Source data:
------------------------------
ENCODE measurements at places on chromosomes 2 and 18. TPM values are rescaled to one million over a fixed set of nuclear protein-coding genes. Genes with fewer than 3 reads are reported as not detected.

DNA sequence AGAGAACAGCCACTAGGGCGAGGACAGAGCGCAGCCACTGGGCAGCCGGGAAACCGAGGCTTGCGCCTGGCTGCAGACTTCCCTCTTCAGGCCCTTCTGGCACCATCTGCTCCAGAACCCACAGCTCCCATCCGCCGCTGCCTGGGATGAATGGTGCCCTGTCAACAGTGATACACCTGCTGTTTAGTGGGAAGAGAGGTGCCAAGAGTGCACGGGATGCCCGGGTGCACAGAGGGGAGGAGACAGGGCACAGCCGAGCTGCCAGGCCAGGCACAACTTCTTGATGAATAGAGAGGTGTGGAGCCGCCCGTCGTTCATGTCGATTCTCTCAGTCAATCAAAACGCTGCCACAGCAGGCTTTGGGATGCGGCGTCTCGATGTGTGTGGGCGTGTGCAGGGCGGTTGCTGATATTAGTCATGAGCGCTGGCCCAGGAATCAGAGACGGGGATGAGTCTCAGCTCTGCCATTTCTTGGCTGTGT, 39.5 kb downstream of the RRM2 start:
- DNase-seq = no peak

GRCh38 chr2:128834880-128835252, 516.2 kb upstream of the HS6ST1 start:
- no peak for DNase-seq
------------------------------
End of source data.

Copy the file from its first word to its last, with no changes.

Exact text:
ENCODE measurements at places on chromosomes 2 and 18. TPM values are rescaled to one million over a fixed set of nuclear protein-coding genes. Genes with fewer than 3 reads are reported as not detected.

DNA sequence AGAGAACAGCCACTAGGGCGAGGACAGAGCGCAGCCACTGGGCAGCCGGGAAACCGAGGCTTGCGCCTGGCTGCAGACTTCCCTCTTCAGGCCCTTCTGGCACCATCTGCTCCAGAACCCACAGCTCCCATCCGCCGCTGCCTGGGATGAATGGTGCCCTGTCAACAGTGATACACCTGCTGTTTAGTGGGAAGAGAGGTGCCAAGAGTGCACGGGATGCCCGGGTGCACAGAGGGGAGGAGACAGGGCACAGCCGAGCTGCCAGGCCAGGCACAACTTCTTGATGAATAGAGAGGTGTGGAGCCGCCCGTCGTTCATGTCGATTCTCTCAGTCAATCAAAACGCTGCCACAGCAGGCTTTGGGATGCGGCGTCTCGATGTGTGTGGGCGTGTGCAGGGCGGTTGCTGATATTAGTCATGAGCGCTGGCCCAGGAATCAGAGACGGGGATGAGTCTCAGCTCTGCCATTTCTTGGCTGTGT, 39.5 kb downstream of the RRM2 start:
- DNase-seq = no peak

GRCh38 chr2:128834880-128835252, 516.2 kb upstream of the HS6ST1 start:
- no peak for DNase-seq